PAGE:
The roots of the Sardinian Molosser, the Cani Pertiatzu, or dogo sardo in italian, are still mysterious. We know for sure that during the nuragic civilization of 1.800 – 1.100 B.C, that Sardinians used to have middle-sized/big dogs with big heads and a short muzzle. Over the centuries lots of different kind of Molossers arrived in Sardinia from all over Europe, especially from Spain, since Sardinia was a part of Spanish Empire for four centuries.

We find information on the Cani Pertiatzu in ancient documents; in the Carta de Logu, the Sardinian Carta Magna written, in the sardinian language, in the thirteen century, in the thirtieth chapter (de cani – meaning about dogs) we find it named giàgaru and still in this chapter we understand it was a very important dog that if someone has stolen one of these dogs, they would be punished with a big fine. In the same chapter, we find another name, the cani de loru, we can translate this to the dog with a chain, and we can think that there were, as today, 2 breed lines, one which had the perfect use of a watch dog. The de cani de loru was the perfect guard dog in the homes of the rich, castles and large country houses. The typical hunting molosser, was an all purpose molosser, the giàgaru, a more light dog was perfect to hunt big animals, such as wild boars and deer and in helping humans herd semi-wild cows and bulls. Also the breed was used as a war dog against the French troops during the invasion of Sardinia in the end of the eighteenth century. This breed has been appreciated for its strong-mind and courage in many poems of the end of the nineteenth century. As well as in the beginning of twentieth century, when the Italian army decided to employ various types of this breed as a war dog during the Italian invasion of Libia.

The breed was almost forgotten in the second half of the twentieth century, but the breed has thankfully been rediscovered by the end of twentieth century and the beginning of the twenty-first century. This is due to the large amount of research done by Roberto Balia. The author of the only book written about the Sardinian dog breeds, Canis Gherradoris (Fighter Dogs).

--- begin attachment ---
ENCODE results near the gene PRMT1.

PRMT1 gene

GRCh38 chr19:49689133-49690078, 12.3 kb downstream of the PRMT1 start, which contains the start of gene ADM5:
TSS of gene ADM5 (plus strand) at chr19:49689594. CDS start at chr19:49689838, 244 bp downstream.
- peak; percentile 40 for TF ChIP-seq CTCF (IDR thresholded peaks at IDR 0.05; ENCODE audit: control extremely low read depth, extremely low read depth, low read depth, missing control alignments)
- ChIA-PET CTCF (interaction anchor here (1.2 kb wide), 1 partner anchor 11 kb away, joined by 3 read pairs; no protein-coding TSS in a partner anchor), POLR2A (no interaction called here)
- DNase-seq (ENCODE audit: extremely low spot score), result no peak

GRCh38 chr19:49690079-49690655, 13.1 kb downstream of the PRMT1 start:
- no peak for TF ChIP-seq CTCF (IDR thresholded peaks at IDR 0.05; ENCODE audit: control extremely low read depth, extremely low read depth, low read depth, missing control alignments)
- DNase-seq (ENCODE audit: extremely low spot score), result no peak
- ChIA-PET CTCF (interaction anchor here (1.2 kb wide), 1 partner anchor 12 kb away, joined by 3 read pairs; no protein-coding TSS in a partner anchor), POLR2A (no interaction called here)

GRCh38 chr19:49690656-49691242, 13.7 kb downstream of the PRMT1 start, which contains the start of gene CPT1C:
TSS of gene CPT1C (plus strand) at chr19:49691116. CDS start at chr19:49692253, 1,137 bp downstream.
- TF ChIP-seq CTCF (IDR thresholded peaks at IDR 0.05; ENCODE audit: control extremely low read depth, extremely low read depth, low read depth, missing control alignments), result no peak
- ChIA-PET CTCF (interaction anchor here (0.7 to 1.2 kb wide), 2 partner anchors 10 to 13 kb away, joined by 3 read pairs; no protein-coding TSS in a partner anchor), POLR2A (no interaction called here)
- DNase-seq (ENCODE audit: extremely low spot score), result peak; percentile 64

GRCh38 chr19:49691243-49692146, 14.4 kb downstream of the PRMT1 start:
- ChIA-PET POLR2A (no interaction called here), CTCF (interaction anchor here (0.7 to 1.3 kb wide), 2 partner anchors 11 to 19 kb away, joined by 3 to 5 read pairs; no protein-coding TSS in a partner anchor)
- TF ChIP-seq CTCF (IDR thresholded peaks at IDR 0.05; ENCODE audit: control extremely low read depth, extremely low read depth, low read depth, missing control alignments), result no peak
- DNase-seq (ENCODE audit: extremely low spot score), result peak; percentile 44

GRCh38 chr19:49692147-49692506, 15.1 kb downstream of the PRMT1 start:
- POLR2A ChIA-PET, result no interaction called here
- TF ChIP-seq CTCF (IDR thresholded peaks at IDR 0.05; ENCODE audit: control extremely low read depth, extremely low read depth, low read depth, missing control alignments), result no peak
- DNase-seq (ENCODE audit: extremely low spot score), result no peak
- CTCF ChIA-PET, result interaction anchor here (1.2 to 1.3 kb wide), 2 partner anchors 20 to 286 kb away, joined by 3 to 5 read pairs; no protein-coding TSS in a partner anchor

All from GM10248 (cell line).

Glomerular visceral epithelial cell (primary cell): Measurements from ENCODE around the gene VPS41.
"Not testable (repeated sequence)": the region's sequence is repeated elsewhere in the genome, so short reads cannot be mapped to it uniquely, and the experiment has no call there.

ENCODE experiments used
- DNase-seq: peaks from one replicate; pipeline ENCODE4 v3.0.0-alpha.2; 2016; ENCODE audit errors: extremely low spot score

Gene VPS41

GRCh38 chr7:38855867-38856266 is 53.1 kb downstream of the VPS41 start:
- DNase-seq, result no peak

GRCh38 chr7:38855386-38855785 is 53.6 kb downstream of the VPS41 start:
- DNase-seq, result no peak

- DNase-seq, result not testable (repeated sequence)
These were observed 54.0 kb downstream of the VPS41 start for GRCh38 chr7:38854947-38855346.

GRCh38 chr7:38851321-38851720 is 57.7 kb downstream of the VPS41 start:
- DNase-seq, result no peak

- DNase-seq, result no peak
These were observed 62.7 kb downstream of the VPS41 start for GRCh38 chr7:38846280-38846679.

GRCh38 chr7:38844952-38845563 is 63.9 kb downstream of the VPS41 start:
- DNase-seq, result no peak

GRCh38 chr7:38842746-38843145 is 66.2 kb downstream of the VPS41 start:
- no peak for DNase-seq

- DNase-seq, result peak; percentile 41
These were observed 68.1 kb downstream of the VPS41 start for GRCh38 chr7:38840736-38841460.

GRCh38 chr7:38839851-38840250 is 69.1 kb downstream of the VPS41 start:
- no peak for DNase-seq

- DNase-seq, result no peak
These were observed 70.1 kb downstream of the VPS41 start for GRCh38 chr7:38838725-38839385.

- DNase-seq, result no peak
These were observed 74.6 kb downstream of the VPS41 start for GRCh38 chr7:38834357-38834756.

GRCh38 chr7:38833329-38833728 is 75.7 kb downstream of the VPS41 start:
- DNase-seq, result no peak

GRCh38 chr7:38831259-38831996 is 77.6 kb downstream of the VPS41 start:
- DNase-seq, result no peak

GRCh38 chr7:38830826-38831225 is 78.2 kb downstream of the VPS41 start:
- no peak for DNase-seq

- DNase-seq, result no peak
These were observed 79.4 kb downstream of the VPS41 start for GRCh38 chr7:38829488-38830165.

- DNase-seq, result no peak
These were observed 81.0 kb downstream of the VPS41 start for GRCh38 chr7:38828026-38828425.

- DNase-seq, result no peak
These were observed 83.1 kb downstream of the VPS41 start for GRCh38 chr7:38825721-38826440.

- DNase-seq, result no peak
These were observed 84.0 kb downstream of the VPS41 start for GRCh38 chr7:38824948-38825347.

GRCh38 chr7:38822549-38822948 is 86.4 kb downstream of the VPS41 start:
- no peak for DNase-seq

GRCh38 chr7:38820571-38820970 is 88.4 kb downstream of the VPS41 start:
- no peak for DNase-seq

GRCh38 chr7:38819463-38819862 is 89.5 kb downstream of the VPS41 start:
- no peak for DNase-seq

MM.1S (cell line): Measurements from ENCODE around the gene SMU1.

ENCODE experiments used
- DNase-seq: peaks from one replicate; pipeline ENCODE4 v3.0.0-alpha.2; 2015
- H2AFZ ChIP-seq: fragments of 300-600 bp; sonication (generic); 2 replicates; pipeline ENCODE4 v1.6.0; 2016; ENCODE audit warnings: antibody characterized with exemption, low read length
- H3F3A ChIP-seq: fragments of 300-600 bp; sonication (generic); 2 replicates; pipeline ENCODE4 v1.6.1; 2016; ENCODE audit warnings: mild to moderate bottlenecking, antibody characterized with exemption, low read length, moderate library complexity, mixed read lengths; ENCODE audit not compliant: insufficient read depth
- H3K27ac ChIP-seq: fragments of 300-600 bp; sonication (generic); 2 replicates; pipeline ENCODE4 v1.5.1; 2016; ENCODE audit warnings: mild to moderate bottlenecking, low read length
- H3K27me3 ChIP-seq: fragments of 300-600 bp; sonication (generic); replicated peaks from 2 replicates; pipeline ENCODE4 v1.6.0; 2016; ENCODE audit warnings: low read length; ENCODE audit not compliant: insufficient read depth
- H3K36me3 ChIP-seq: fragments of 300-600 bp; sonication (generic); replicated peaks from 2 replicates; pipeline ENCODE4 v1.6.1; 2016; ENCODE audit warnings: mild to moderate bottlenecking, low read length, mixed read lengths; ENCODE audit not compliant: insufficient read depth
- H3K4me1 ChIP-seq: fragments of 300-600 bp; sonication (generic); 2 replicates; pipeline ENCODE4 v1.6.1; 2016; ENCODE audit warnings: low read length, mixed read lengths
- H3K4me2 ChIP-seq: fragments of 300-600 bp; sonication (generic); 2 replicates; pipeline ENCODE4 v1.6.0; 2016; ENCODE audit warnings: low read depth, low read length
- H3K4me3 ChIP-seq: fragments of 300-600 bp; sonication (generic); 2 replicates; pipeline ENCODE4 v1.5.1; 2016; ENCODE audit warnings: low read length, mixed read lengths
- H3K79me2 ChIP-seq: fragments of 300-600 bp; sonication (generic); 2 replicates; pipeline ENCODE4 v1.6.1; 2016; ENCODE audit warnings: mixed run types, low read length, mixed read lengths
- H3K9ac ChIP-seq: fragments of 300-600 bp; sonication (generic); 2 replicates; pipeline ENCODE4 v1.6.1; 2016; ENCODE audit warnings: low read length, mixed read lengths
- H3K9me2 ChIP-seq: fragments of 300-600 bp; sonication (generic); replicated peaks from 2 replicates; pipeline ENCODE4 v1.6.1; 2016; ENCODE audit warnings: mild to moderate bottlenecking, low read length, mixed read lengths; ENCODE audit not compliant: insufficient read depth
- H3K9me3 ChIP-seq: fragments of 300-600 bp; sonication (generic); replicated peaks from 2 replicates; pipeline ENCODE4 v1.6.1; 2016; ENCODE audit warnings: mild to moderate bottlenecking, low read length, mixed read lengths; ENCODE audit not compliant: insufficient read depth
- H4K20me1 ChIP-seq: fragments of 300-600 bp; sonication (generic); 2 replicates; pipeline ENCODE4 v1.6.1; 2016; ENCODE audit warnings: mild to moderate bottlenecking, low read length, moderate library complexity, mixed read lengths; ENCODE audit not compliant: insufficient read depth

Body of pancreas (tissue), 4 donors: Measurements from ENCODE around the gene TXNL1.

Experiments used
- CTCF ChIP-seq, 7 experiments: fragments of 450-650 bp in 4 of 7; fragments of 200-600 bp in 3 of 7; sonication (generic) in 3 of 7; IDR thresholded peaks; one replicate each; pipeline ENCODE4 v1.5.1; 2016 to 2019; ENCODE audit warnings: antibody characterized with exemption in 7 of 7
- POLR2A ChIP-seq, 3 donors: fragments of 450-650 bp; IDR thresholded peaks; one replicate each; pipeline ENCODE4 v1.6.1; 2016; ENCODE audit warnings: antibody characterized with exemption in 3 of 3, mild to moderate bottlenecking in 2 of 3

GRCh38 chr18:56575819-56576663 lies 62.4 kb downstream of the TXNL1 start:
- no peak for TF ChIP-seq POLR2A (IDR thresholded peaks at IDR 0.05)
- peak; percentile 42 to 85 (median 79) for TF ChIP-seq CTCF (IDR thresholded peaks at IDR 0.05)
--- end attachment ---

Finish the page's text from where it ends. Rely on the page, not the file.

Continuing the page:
Nowadays, this breed is not an endangered specie, and there are now many good bloodlines.

General apperance:

The cani pertiatzu is a typical European middle sized molosser, that look like a villano de Las Encartaciones, a few bloodlines of alano espanol or a rustic cane corso.

The head is strong and huge, therefore the skull is large. The jaw mussles are strong, protruding and well developed and Length of muzzle is in proportion of 1 to 2 to length of skull. The bite is always orthognath (prognathism is refused by breeders).

The height of the whiters, the dogs are typically from 58cm to 68cm and the bitches from 55cm to 65cm. The weight of dogs ranges from 30kg to 45kg, and the weight of bitches ranges from 25kg to 40kg.

Since it is a working dog, we cannot find a big omogenity in size and phenotype, and there are lots of differences between the different bloodlines.

The hair on the coat of the dog is short and rough to the touch, and the colour can be fawn, dark fawn, black, grey and everyone of this colour can be brindle or have white patches in the chest or feet.

Even though it is forbidden by the Italian law, many breeders still crop ears and tail to their puppies.

Utilisation:

As previously said, the all purpose molosser is couragous and brave. In the last decades, the economy situation in the countryside has changed. The cattle does not survive in the woods anymore, but inside the stables. Also, the old style of hunting has changed. The wild boars and deers are not killed by knife anymore, after the dogs have caught them, has it is now forbidden. Thus, just a few dogs still do this work, therefore, these days most of the canis pertiatzus work as good watchdogs for countryside properties.